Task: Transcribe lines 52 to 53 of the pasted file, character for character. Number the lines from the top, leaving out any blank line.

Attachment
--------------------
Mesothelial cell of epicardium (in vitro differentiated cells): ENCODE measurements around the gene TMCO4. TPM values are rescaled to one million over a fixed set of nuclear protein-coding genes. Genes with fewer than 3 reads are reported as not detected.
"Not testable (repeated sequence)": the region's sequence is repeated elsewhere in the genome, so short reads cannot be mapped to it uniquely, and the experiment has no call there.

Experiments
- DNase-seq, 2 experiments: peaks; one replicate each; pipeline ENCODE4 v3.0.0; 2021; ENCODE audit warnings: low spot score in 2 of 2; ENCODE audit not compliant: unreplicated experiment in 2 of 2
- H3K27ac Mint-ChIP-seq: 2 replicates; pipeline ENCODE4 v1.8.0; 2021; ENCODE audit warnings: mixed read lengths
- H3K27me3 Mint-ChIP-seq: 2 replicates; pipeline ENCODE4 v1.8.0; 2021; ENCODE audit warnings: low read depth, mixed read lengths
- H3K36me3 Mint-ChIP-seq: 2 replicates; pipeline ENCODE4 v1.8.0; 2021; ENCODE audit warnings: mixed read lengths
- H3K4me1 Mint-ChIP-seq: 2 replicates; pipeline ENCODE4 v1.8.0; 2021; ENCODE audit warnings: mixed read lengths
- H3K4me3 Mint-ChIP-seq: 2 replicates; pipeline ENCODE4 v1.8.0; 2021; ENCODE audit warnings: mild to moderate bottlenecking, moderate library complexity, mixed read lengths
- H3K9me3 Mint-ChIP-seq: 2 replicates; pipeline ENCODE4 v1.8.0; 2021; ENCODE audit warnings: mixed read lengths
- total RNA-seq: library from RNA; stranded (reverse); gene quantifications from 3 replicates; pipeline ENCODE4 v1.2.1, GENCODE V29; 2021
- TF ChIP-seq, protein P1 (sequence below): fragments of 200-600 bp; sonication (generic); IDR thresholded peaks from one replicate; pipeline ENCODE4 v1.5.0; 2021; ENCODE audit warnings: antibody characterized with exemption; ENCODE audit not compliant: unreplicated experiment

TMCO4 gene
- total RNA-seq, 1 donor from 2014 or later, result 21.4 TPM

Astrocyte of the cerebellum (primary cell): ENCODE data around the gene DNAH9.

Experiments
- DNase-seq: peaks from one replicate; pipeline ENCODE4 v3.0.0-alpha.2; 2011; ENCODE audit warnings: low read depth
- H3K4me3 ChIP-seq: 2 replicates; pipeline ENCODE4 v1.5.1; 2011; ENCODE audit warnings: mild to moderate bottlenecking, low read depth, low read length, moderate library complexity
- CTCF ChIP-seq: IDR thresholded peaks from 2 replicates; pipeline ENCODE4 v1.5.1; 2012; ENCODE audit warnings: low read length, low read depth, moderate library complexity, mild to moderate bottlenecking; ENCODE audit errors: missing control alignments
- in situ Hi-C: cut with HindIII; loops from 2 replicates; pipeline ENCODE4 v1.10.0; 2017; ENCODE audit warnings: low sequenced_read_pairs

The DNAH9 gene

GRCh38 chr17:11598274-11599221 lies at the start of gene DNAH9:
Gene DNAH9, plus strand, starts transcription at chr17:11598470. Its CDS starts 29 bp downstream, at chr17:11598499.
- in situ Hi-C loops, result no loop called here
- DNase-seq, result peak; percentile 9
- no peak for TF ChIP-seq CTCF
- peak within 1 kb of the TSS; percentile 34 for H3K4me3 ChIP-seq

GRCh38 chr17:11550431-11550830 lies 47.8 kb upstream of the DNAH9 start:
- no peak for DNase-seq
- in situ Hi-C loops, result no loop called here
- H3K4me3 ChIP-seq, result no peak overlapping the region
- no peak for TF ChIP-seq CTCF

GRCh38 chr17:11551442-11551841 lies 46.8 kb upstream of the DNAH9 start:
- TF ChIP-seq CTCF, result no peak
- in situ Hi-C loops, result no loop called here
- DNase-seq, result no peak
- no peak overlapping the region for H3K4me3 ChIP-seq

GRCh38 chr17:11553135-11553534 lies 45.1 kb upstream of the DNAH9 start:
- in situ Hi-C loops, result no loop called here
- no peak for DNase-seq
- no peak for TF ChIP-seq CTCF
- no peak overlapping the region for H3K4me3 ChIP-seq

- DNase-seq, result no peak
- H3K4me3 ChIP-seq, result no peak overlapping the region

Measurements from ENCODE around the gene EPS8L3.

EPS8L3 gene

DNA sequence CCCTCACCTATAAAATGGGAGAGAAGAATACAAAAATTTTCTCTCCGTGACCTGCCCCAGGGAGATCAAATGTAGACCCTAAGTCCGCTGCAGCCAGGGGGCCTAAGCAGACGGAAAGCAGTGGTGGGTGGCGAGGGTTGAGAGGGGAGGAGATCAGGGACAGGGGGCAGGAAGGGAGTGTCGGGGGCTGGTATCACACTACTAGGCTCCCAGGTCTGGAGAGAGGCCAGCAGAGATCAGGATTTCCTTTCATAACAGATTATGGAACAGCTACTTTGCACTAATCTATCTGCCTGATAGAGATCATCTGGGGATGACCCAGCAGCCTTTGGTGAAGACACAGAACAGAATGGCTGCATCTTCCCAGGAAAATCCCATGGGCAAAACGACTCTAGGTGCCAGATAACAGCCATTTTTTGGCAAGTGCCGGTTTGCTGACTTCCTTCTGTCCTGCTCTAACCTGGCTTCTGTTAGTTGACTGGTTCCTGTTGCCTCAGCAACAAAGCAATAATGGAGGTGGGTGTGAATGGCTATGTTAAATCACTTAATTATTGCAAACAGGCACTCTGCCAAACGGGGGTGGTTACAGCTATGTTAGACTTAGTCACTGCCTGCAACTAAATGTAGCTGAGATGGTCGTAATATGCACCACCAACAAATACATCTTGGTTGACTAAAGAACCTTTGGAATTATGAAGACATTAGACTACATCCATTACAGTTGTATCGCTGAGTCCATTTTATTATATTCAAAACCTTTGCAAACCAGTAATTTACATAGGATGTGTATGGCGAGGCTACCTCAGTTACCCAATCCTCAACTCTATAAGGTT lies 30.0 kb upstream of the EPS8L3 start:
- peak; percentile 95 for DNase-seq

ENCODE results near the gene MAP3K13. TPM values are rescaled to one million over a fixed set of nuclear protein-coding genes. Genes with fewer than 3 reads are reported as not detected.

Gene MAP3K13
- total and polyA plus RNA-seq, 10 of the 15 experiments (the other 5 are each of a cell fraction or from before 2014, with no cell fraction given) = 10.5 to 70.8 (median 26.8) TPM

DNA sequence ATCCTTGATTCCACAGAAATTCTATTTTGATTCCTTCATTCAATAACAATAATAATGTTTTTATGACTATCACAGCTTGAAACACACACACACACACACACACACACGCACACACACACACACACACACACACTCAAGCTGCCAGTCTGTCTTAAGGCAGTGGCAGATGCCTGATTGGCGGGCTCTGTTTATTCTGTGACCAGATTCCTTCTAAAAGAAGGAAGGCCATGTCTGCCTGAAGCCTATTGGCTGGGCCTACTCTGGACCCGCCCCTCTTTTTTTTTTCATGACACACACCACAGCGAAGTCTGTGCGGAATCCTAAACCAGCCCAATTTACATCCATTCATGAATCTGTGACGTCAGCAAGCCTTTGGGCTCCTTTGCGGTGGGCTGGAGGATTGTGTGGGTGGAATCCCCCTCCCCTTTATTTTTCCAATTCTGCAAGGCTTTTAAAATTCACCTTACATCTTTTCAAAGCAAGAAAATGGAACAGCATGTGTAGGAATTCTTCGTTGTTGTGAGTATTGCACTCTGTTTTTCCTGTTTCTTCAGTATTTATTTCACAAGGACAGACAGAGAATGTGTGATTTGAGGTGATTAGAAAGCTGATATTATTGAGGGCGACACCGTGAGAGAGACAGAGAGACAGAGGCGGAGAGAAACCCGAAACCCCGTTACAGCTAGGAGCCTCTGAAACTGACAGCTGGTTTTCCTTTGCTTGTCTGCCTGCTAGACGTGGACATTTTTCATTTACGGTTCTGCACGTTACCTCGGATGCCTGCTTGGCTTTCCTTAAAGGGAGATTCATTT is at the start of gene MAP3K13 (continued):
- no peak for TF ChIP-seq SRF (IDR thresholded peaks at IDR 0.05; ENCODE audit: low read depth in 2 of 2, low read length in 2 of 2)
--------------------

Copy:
DNA sequence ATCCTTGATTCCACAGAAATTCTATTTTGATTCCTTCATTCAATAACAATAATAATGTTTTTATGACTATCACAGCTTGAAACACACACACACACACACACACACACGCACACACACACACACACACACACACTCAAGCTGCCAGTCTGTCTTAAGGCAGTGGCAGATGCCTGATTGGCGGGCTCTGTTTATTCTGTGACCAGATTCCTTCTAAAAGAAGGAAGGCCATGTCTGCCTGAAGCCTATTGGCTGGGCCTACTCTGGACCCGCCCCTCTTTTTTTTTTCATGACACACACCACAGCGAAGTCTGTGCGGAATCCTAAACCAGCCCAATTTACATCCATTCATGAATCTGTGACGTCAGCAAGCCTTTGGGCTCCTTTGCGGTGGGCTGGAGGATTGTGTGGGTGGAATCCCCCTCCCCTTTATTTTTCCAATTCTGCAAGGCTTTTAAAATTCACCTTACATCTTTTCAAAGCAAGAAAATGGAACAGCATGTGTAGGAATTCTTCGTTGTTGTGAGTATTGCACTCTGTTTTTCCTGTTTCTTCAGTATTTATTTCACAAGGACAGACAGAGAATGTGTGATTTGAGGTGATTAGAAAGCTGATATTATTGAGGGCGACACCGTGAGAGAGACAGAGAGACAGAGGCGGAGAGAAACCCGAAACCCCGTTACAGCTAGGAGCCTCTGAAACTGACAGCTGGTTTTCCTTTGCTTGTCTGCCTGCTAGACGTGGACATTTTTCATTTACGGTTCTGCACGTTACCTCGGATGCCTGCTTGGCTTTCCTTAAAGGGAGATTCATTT is at the start of gene MAP3K13 (continued):
- no peak for TF ChIP-seq SRF (IDR thresholded peaks at IDR 0.05; ENCODE audit: low read depth in 2 of 2, low read length in 2 of 2)